affects both joints of a toe
, causing the toe
to bend upwards at the proximal joint (the joint closest to the foot) and down at the distal joint (the one farthest away from the foot). The resulting unnatural bend is often compared to an upside down "V" and also to a hammer or a claw (The condition is sometimes referred to as clawtoe or clawfoot). A similar condition, in which the first joint of a toe
simply bends downward, is called mallet toe
. Since the arched bending of hammertoe often causes the toe
to rub against the top of the shoe's toe
box and against the sole
, painful corns and calluses develop on the toes. Hammertoe can also be a result of squeezing within a too-small or ill-fitting shoe or wearing high heels that jam your toes into a tight toe
box inside your shoe, arthritis, trauma and muscle and nerve damage from diseases such as diabetes. Probably because of the tight-shoe and high-heel shoe factors, hammertoe tends to occur far more often in women than in men.
This condition is greatly influenced by the footwear we choose. Ladies who wear high heels are a perfect example. High heels force the toes to overlap and bend at the middle joint of the toe
, resulting in hammertoe. But high heels are not the only culprits. Anyone who wears shoes that are too tight is increasing their risk of developing hammertoe. This progressive condition, which will only get better with treatment, can cause pain as the toes are forced to bend unnaturally.
Well-developed hammertoes are distinctive due to the abnormal bent shape of the toe
. However, there are many other common symptoms. Some symptoms may be present before the toe
becomes overly bent or fixed in the contracted position. Often, before the toe
becomes permanently contracted, there will be pain or irritation over the top of the toe
, particularly over the joint. The symptoms are pronounced while wearing shoes due to the top of the toe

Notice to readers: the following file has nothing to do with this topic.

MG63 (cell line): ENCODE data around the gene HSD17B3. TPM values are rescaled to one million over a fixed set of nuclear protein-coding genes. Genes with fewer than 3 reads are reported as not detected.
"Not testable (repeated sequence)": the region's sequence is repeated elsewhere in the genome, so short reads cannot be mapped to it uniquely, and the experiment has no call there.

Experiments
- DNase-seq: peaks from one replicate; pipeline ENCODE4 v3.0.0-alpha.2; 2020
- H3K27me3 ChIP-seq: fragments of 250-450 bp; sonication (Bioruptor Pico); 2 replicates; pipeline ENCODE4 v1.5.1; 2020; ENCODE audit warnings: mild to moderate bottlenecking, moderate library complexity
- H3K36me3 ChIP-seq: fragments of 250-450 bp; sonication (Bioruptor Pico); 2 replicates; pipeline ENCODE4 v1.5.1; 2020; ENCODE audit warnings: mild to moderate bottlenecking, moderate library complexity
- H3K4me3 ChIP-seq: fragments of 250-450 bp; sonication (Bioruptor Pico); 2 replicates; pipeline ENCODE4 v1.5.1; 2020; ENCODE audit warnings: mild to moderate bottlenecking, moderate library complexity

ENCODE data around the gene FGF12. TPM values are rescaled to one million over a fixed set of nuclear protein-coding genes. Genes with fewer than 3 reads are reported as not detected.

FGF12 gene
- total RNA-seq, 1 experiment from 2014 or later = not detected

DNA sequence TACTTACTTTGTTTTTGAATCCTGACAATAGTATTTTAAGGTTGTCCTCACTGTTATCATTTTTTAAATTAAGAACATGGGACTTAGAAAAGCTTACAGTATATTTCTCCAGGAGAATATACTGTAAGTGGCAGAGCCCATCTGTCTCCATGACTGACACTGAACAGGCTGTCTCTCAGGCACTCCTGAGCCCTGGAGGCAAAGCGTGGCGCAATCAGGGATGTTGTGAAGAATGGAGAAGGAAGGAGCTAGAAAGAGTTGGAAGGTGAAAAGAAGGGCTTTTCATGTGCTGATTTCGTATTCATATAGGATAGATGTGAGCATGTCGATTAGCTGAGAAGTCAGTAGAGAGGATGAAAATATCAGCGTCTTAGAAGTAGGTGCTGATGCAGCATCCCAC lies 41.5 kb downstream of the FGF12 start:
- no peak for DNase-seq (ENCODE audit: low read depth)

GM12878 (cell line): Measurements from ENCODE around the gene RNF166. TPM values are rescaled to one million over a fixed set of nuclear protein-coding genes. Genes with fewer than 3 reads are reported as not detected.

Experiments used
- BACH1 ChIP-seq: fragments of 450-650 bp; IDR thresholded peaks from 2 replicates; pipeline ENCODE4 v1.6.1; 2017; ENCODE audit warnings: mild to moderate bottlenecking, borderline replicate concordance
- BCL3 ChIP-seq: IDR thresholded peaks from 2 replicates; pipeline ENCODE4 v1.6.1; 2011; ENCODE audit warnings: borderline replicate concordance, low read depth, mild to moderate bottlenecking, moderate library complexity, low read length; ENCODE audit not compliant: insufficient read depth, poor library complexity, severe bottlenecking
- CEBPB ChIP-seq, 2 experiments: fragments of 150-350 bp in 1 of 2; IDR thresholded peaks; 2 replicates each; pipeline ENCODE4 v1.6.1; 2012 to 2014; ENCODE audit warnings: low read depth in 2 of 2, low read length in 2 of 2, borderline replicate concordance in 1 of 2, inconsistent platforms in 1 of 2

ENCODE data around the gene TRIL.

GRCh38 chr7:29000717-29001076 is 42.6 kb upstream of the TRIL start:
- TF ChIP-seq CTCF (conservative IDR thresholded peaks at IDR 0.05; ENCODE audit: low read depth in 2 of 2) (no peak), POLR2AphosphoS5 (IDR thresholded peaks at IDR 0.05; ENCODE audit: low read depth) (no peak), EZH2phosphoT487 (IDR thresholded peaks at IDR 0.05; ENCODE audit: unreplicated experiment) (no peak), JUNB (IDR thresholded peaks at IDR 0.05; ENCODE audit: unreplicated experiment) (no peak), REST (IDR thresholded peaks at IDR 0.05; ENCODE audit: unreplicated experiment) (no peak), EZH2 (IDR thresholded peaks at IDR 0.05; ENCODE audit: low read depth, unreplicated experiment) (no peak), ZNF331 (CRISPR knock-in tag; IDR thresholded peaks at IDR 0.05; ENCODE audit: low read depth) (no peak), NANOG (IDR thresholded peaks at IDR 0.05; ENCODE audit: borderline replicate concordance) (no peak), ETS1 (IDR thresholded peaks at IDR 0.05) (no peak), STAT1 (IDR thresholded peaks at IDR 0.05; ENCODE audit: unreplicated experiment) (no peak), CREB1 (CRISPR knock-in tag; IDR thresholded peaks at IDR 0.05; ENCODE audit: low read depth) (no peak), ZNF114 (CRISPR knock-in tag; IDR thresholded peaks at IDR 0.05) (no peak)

rubbing against the upper portion of the shoe. Often, there is a significant amount of friction between the toe
and the shoe or between the toe
and the toes on either side of it. The corns may be soft or hard, depending on their location and age. The affected toe
may also appear red with irritated skin. In more severe cases, blisters or open sores may form. Those with diabetes should take extra care if they develop any of these symptoms, as they could lead to further complications.
A hammertoe is usually diagnosed with a physical inspection of your toe
. Imaging tests, such as X-rays, may be ordered if you have had a bone, muscle, or ligament injury in your toe
Non Surgical Treatment
If the affected toe
is still flexible, you may be able to treat it by taping or splinting the toe
to hold it straight. Your family doctor can show you how to do this. You may also try corrective footwear, corn pads and other devices to reduce pain. You may need to do certain exercises to keep Hammer toes
joints flexible. For example, you may need to move and stretch your toe
gently with your hands. You can also exercise by picking things up with your toes. Small or soft objects, such as marbles or towels, work best. If your hammer toe
becomes painful, you may need to apply an ice pack several times a day. This can help relieve the soreness and swelling. Nonsteroidal anti-inflammatory medicines (also called NSAIDs), such as ibuprofen (two brand names: Advil, Motrin) or naproxen (one brand name: Aleve), may be helpful. If your pain and swelling are severe, your doctor may need to give you a steroid injection in the toe
Ordinary hammertoe procedures often use exposed wires which extend outside the end of toes for 4-6 weeks. Common problems associated with wires include infection where the wires come out of the toe
, breakage, pain from hitting the wire
, and lack of rotational stability causing the toe
to look crooked. In addition, wires require a second in-office procedure to remove them, which can cause a lot of anxiety for many patients. Once inserted, implants remain within the bone, correcting the pain and deformity of hammertoes while eliminating many of the complications specific traditional treatments.